Romans 9: God shows mercy to anyone he chooses

February 3rd, 2007

The enormous number of choices which we face in our lives give us the illusion that we are in charge of our lives. The problem is that we’re not in charge at all. Everyone’s life is spiralling out of control and will end in death. Whether you’re suave and sophisticated or frumpy and dowdy in your choices, you still end up dead, and there’s nothing you can do about it, because in spite of what the advertisers tell you you’re not really the one making the choices. The only way you can escape this reality is if the person who controls the universe chooses you and thereby gives meaning and a purpose to your life.

Paul’s Letter to the Romans — Chapter 9

9:1 I tell the truth in Christ. I am not lying, and my conscience supports it in the Holy Spirit, 9:2 that I have great sorrow and unceasing pain in my heart. 9:3 I wish that I myself was condemned and separated from Christ in place of my people, my blood relatives 9:4 who are Israelites. Adoption as God’s children belongs to them, as do the glory, the covenants, the giving of the law, the worship and the promises. 9:5 The patriarchs belong to them, and a blood descendant of them is Christ, God over all, blessed forever. Amen.

9:6 But it is not as if the word of God has come to nothing. Not everyone descended from Israel belongs to Israel, 9:7 and not all of Abraham’s descendants are his children. Instead, “It is through Isaac that your descendants will be known.” 9:8 That is, it is not the blood descendants who are children of God, but the children of the promise who are regarded as descendants. 9:9 This is what the promise said: “At this time I will return, and Sarah will have a son.” 9:10 Moreover, a similar thing happened when Rebecca conceived children by our ancestor Isaac. 9:11 Before they were born, and before they had done anything good or bad, 9:12 she was told, “The elder will serve the younger.” This happened so that God’s choice and purpose would prevail, not according to our actions, but to his call. 9:13 It is written, “Jacob I loved, but Esau I hated.”

9:14 So can we say that God is unrighteous? Certainly not! 9:15 He told Moses, “I will have mercy on whom I have mercy, and I will have compassion on whom I have compassion.” 9:16 So it depends not on someone wanting it or someone running after it, but on God who has mercy. 9:17 The scripture says to Pharaoh, “The reason I made you prominent was so that I could show my power, and so that my name would be spoken about all over the earth.” 9:18 So he has mercy on whoever he wants, and he causes whoever he wants to become obstinate. 9:19 You might ask, “Why does he still find fault? Who can oppose his wishes?” 9:20 But who are you, a human, to argue against God? Can something which has been made say to the person who made it, “Why did you make me like this?” 9:21 Doesn’t the potter have a right to use the same lump of clay to make a superior item and an inferior item? 9:22 What if God, wanting to show his wrath and make his power known, has patiently endured the objects of wrath that are made for destruction, 9:23 and what if he has done so to reveal the riches of his glory for the objects of his mercy, which he prepared beforehand for glory, 9:24 us, whom he has called, not from Jews only, but also from Gentiles? 9:25 As he predicted through Hosea, “I will call ‘my people’ those who were not my people, and I will call her ‘beloved’ who was not beloved,” 9:26 and, “In the same place where they were told, ‘You are not my people,’ they will be called ‘children of the living God.'”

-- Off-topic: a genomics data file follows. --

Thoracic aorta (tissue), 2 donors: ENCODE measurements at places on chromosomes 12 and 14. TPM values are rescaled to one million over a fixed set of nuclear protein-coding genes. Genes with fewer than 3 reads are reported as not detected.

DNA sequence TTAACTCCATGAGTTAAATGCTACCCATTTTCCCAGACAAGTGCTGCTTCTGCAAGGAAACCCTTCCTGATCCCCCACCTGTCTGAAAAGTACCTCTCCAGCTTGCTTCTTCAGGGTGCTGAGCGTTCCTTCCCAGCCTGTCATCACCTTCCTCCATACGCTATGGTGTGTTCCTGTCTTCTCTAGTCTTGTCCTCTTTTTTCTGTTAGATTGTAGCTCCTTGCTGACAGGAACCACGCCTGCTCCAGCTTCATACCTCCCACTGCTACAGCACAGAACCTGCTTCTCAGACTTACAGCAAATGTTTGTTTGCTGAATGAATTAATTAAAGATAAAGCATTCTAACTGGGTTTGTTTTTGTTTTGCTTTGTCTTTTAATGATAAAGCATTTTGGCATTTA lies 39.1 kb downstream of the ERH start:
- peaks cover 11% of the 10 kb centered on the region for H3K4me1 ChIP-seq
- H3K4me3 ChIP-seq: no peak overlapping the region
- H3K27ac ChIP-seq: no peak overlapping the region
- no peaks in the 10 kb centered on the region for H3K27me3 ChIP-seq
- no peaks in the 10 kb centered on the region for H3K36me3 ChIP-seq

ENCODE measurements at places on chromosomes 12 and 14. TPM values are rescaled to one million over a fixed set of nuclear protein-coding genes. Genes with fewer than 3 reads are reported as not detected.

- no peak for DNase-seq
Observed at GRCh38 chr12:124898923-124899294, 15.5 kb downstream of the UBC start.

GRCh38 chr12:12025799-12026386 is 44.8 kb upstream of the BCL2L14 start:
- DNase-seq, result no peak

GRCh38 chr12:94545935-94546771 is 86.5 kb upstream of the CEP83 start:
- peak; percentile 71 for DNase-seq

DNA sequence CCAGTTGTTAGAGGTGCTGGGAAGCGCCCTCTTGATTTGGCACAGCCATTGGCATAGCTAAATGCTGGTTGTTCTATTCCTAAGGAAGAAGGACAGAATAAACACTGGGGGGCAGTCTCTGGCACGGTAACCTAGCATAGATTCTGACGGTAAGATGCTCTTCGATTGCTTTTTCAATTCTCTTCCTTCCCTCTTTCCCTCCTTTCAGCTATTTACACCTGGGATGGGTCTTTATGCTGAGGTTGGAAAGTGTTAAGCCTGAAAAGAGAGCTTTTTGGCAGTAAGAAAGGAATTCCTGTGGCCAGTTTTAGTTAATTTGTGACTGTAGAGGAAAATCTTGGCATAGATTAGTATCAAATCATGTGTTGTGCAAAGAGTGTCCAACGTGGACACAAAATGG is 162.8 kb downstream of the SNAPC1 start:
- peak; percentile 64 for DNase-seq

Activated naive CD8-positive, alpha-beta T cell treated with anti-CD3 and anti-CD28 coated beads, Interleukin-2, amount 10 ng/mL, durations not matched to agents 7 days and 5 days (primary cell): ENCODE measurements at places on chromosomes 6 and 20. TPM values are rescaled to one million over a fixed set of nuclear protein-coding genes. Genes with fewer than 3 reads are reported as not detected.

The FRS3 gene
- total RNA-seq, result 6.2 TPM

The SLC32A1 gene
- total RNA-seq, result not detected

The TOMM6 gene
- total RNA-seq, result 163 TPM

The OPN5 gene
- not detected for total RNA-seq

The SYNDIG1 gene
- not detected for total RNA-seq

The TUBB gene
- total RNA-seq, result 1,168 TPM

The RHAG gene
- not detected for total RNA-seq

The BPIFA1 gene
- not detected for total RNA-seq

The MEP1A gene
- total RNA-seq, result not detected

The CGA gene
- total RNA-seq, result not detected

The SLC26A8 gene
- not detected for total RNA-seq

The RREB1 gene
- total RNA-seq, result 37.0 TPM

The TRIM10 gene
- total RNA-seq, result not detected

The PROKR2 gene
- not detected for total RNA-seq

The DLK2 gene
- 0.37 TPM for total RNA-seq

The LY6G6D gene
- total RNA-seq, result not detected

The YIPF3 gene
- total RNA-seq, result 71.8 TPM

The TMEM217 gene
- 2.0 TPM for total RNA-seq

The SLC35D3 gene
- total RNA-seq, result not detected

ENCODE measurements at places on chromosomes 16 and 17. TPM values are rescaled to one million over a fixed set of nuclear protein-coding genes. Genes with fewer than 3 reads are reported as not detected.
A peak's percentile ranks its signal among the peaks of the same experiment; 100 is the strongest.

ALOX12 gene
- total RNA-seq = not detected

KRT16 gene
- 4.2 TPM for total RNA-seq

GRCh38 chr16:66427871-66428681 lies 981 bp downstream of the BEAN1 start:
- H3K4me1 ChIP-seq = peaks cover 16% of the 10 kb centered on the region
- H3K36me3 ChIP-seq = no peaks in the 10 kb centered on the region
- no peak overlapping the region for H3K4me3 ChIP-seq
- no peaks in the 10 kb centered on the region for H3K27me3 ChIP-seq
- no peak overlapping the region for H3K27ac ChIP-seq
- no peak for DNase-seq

9:27 Isaiah proclaims concerning Israel, “Even if the number of the children of Israel are like the sand of the sea, only the remnant will be saved, 9:28 because the Lord will finish the work on the earth quickly and decisively.” 9:29 As Isaiah had previously predicted, “Unless the Lord of Hosts had left us some descendants, we would have become like Sodom, and would have been made like Gomorrah.”

9:30 So what can we say? The Gentiles, who didn’t pursue righteousness, achieved righteousness, a righteousness which comes by faith, 9:31 but Israel, pursuing the law of righteousness, failed to arrive at the law of righteousness. 9:32 Why? Because they didn’t seek it by faith, but by works. They stumbled over the stumbling stone, 9:33 just as it was predicted, “See, I lay in Zion a stumbling stone and a rock of offense; and no one who believes in him will be disappointed.”

Entry Filed under: Hope

1 Comment Add your own

  • 1. » Is &hellip  |  April 10th, 2010 at 8:09 am

    […] God unfair? He may very well be, but he is not unrighteous. In chapter 9 of his letter to the Romans, Paul writes: “So can we say that God is unrighteous? Certainly not! He told Moses, ‘I will […]

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